An episode of The Powerpuff Girls had Bubbles bringing home animals she felt sorry for. This culminates with her trying to hide a baby whale from the Professor.
Elmyra of Tiny Toon Adventures has no problem with snatching random creatures (in a world of Funny Animals) and declaring them her pets. Compounding matters, she's also a negligent owner whose pets invariably die. In many ways more sinister than her mentor, Elmer Fudd, who would simply shoot at them.
Tex Averydid it first. "Hello George! Glad to know ya, George! You're my new lit-tle friend, George! My new lit-tle friend. What I'm gonna do is to pet ya and play with ya, George!" (crunching of bones in a hug)
A rather odd example in Jonny Quest The Real Adventures. Villain Jeremiah Surd and his minions have hijacked Air Force One and they plan to kill everybody in it with a deadly nerve gas. Our heroes Jonny, Jessie and Hadji get themselves captured while trying to rescue the President. Bandit (Jonny's pet dog) is also there. When Lorenzo, one of Surd's minions (who is usually very competent in his ruthlessness, except for being rather Book Dumb) points Bandit's presence out to Surd, the boss tells him to "throw him in, too." And Lorenzo goes: "But he's so cute! Can I keep him?" Surd, predictably, says no.
Generator Rex: One episode has Breach kidnap Rex to put in her dollhouse while referring to Rex as her "new favorite" and "shiny thing."
Adventure Time with Finn and Jake, in the episode The Jiggler, Finn and Jake find a creature that dances along to the song that Finn was singing and the two take it back to their tree house to party with.
The Boondocks did this with Riley of all people being kidnapped by one of Grandpa's blind dates because he was just so cute. Huey and Grandad had to go save him.
In the Teen Titans Season 2 episode "Date with Destiny", Beast Boy makes mention that Killer Moth's mutant drones are cute enough to keep as pets (in the larval stage). Despite Raven's warning, he manages to hide Silkie up until Season 3's "Can I Keep Him?"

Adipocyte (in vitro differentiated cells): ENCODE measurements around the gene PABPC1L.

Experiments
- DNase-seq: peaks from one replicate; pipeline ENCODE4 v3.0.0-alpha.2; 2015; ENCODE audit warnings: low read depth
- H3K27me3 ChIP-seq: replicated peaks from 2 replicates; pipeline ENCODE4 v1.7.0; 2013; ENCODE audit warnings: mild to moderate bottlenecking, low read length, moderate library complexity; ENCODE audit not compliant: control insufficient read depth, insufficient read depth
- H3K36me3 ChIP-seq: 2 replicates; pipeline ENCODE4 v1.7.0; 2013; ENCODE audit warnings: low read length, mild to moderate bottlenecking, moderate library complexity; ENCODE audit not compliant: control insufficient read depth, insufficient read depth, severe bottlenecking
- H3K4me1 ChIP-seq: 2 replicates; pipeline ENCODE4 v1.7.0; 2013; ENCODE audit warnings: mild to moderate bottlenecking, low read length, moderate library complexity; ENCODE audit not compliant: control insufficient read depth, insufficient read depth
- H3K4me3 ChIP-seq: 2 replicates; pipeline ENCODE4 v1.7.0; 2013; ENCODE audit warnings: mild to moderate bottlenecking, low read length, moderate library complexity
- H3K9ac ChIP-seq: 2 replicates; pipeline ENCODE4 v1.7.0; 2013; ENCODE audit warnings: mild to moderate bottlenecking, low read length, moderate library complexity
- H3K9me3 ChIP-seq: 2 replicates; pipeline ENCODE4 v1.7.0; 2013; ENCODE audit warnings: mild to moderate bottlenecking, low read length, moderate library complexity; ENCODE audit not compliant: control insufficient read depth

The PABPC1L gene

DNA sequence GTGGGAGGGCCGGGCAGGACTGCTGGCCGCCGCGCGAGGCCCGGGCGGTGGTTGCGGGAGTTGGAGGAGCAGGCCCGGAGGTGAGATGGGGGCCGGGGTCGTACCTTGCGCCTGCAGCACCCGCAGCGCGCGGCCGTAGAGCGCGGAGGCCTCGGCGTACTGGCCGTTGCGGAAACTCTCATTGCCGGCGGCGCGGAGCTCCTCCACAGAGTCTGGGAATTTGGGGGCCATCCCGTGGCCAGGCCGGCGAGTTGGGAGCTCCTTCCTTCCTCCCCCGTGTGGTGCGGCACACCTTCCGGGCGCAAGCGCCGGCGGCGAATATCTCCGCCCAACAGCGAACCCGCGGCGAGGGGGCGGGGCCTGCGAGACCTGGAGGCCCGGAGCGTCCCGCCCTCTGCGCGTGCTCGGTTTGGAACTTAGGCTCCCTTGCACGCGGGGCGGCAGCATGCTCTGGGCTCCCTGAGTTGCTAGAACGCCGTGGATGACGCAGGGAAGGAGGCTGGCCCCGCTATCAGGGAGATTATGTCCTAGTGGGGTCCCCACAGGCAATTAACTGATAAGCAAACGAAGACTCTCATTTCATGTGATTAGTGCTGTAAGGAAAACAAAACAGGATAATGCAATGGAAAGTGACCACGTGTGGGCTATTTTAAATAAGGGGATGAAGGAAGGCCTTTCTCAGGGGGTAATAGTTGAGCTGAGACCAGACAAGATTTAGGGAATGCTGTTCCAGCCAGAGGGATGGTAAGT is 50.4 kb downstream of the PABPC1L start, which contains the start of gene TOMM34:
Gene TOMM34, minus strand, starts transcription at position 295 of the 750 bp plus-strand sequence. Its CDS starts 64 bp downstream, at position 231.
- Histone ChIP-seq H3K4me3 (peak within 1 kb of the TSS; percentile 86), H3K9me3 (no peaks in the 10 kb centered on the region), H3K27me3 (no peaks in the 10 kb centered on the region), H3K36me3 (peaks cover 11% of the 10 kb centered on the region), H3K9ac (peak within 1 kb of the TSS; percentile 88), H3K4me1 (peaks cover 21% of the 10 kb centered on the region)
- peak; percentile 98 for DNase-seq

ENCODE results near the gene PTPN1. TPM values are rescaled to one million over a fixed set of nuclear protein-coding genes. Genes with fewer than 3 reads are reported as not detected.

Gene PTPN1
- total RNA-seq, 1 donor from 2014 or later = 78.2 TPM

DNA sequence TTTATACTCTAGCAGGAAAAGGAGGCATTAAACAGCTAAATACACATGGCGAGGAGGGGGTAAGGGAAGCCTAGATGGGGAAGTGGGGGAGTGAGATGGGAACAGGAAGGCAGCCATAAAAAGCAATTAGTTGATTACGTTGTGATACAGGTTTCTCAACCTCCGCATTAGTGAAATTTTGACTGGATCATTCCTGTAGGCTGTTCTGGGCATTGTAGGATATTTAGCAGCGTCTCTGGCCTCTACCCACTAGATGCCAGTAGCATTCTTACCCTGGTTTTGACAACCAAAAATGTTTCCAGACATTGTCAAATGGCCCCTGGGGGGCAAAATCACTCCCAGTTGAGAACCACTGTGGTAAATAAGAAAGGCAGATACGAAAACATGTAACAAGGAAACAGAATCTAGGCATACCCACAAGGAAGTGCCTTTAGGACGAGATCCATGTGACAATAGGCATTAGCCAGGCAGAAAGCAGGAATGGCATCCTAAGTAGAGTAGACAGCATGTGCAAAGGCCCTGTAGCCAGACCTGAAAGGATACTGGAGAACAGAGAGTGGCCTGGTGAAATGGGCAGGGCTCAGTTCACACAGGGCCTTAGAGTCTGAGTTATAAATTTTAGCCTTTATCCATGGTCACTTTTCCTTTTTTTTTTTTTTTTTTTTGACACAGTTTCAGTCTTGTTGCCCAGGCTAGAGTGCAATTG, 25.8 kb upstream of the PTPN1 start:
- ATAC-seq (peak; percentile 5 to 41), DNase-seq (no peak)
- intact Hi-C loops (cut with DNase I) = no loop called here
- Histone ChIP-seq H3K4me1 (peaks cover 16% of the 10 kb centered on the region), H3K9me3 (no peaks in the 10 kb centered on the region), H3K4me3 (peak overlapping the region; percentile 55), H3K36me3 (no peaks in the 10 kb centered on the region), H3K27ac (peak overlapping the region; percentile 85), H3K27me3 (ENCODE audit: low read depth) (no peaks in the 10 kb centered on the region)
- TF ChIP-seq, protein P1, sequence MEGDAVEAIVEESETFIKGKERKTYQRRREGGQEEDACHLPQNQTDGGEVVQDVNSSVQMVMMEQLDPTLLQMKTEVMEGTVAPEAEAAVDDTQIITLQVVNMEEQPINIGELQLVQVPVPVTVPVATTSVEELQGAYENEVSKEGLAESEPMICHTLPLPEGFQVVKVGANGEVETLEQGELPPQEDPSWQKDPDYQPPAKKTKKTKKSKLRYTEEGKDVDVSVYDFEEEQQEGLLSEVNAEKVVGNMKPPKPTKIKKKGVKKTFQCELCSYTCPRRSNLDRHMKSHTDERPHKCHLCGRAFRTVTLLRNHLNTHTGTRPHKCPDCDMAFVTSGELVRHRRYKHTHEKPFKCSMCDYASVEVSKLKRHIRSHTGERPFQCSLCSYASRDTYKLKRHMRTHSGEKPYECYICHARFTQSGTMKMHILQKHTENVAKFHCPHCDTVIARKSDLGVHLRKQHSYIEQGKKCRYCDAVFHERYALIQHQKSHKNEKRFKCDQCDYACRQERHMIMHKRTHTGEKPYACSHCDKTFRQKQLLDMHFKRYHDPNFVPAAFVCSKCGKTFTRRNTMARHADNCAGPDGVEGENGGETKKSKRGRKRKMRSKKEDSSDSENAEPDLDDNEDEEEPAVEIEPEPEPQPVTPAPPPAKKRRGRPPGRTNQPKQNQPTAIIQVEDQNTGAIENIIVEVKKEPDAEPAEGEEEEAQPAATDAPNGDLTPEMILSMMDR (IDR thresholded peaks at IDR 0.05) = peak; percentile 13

Po: Oh please, please can we keep him? Can we keep him pleeeeease? He's even pottery trained!
Dopey from The 7D keeps bringing animals home, so the others warn him not to do so any more. But then he finds a baby elephant, and he can't help himself, so he disguises it as another dwarf. The others are completely fooled.
The reason inter-species adoptions are possible — e.g. a dog with puppies adopting a baby bunny it might have normally had for breakfast, a she-wolf adoptinga human infant, etc. More specifically, facial features with certain proportions (huge eyes, tiny nose, tiny mouth, round head) really hit an onlooker's maternal instincts, and happen to be pretty much universal among mammals, so that sometimes, under the right circumstances, the instinct to take it home and care for it overweighs the instinct to snack on it.
Outside of mammals, there is an adorable story of a snake taking his would-be-food in as a friend. A snake in a Japanese zoo wasn't eating after being added to their exhibit. They thought maybe it wanted something more... lively. One of the caretakers figured that the snake may have caught on with their trick, since normally they use warm meat to trick the snake's senses into thinking it's still alive and snakes won't eat dead things unless they have to. They placed a hamster in the enclosure with him and... they started cuddling. Turns out the snake was stressed from the trip and started eating again, with the hamster as a companion.
Many a puppy has got their home because of this trope. People might start out with the intention of just having a look but then a puppy jumps up to say hello, climbs into their lap, or just gazes at them with those big brown eyes and suddenly said puppy coming home with them is a forgone conclusion. Also occurs with older dogs, especially ones that qualify as woobies.
According to con reports, the creepier members of Fan Dumb have a habit of asking Doug Walker if they can "keep" him. As one might expect, he doesn't enjoy this. Of course, given the phrasing, this could just as easily be a creepy and irritating, if ultimately harmless, reference to Casper, which featured the same line, and which The Critic found creepy.